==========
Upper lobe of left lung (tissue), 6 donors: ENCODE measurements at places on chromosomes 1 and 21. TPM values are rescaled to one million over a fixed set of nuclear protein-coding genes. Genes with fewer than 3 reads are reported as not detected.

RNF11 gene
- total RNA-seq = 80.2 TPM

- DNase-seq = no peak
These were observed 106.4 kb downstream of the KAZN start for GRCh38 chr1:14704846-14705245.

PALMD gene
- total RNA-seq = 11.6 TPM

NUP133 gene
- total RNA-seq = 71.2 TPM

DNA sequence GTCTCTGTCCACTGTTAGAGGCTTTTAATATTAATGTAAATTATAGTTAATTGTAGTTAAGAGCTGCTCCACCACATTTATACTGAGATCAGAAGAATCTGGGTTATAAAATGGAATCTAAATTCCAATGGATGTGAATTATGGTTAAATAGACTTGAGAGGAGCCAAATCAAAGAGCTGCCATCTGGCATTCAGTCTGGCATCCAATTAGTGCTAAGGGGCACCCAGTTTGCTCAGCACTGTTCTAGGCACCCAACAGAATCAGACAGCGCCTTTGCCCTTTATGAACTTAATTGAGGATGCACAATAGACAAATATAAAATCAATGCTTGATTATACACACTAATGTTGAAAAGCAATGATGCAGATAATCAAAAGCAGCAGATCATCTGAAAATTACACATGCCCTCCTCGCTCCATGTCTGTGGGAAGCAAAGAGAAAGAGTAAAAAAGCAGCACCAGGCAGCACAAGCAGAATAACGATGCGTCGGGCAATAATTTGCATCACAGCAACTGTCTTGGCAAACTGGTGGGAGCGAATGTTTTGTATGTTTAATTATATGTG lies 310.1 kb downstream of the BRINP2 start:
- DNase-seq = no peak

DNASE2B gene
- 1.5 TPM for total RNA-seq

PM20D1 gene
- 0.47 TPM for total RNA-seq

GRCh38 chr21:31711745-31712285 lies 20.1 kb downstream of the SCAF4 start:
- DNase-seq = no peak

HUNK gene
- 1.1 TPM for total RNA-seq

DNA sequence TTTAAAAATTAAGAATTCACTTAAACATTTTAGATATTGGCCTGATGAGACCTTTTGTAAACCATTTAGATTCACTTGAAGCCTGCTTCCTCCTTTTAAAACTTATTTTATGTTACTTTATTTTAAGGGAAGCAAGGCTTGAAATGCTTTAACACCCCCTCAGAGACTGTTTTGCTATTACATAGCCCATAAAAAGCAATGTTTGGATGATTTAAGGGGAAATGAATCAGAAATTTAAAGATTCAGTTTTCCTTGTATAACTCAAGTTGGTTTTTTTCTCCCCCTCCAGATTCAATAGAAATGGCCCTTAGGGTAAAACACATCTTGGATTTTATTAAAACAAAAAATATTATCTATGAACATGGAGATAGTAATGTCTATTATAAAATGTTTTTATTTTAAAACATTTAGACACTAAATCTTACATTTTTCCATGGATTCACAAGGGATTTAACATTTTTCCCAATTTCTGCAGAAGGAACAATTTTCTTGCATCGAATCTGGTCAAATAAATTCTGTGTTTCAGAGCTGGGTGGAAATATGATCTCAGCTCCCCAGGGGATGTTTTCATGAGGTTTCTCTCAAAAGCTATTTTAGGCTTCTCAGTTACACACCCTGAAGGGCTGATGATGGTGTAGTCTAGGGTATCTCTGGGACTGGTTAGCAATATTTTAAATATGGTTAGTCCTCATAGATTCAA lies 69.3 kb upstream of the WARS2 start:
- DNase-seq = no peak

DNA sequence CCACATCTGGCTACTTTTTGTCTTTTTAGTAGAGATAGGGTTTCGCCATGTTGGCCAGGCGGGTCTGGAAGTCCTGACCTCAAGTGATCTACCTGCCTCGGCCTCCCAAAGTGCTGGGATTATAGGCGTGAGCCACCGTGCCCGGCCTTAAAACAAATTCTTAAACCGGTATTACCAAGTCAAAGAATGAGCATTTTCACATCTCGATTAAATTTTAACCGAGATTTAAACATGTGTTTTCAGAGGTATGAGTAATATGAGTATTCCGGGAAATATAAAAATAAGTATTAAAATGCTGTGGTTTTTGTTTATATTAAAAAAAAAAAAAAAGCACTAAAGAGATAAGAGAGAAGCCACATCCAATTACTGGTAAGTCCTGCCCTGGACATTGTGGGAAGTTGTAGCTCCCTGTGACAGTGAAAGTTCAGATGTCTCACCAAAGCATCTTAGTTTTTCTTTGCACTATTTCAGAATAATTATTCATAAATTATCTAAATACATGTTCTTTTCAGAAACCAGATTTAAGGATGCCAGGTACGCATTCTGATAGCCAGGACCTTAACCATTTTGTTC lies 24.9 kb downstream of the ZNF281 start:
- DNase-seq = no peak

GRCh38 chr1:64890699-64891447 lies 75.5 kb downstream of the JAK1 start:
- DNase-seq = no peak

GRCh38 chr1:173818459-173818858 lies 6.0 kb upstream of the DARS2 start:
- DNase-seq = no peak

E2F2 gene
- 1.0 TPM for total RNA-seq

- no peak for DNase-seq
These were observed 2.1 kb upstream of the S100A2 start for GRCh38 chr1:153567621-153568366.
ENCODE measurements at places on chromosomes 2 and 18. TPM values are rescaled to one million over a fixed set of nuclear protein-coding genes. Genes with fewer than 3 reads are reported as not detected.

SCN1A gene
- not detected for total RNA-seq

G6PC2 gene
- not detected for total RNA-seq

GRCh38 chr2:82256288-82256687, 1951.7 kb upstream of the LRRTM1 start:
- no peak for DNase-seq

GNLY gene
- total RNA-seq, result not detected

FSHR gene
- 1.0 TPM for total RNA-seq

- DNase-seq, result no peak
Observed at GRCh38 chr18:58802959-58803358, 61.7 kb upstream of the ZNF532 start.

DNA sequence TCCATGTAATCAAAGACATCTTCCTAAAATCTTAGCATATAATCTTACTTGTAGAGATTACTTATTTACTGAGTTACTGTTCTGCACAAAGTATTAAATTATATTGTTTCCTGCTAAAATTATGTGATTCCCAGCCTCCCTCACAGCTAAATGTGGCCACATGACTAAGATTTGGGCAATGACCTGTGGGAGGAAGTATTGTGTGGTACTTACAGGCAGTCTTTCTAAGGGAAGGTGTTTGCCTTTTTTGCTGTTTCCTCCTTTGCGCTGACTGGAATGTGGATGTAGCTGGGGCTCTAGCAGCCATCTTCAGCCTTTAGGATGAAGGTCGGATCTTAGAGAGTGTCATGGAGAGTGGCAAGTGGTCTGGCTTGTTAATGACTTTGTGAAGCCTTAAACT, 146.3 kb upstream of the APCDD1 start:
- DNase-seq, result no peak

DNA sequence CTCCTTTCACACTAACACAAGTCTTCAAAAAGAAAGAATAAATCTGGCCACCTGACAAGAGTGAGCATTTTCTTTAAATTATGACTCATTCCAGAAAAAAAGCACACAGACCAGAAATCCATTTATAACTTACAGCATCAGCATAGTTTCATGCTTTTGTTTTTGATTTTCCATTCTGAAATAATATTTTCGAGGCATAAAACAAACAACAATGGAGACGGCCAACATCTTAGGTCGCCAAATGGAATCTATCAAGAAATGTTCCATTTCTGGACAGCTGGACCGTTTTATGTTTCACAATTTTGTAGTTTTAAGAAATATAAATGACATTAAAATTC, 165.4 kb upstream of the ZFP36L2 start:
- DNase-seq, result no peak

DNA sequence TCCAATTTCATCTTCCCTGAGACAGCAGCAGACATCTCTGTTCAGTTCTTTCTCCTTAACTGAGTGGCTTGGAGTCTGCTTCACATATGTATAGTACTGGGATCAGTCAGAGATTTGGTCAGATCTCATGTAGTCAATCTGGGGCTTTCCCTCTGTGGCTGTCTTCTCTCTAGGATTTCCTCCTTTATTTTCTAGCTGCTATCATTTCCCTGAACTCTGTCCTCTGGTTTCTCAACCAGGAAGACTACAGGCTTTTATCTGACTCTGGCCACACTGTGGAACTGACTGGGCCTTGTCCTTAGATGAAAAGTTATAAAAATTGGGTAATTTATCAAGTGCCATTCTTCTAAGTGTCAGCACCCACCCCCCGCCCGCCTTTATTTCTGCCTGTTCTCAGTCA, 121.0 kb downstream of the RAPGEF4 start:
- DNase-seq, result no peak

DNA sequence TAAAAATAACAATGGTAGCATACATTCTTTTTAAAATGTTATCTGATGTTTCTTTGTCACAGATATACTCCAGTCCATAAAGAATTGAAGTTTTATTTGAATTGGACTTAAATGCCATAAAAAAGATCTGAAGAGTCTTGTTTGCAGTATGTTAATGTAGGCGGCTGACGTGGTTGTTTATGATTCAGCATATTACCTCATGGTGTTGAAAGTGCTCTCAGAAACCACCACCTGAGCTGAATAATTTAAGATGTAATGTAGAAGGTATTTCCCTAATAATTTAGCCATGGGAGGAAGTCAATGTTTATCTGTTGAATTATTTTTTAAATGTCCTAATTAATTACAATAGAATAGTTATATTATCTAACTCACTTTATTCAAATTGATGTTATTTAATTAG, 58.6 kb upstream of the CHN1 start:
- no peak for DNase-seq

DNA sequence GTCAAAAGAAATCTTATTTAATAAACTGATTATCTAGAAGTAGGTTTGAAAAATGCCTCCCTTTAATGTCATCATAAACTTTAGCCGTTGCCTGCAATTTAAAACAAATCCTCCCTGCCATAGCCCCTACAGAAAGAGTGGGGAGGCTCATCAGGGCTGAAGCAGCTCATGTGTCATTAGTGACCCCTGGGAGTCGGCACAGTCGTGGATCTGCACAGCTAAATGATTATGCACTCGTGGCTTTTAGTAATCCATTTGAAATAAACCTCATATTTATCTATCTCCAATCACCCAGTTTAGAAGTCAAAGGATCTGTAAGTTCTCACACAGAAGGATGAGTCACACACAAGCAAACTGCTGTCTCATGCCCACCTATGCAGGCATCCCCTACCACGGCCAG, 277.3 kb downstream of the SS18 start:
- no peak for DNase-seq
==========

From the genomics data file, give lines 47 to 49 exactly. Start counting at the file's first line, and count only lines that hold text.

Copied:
DNA sequence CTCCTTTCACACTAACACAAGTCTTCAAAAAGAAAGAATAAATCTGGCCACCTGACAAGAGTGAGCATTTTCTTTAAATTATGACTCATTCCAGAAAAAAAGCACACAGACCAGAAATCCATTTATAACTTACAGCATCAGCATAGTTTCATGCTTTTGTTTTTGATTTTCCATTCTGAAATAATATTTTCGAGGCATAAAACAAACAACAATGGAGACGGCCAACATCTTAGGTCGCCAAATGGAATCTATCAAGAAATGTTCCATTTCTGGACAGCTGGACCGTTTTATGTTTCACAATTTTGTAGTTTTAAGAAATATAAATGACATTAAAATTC, 165.4 kb upstream of the ZFP36L2 start:
- DNase-seq, result no peak

DNA sequence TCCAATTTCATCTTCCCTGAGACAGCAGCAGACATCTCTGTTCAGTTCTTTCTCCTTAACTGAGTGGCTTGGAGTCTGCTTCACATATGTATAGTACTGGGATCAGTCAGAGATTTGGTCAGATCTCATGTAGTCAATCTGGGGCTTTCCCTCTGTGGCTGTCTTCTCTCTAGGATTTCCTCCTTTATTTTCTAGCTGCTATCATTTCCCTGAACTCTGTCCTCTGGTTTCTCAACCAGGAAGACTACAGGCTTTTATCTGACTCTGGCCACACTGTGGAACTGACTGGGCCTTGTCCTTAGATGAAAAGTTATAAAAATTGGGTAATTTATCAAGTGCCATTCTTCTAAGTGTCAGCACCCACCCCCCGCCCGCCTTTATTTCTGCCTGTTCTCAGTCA, 121.0 kb downstream of the RAPGEF4 start: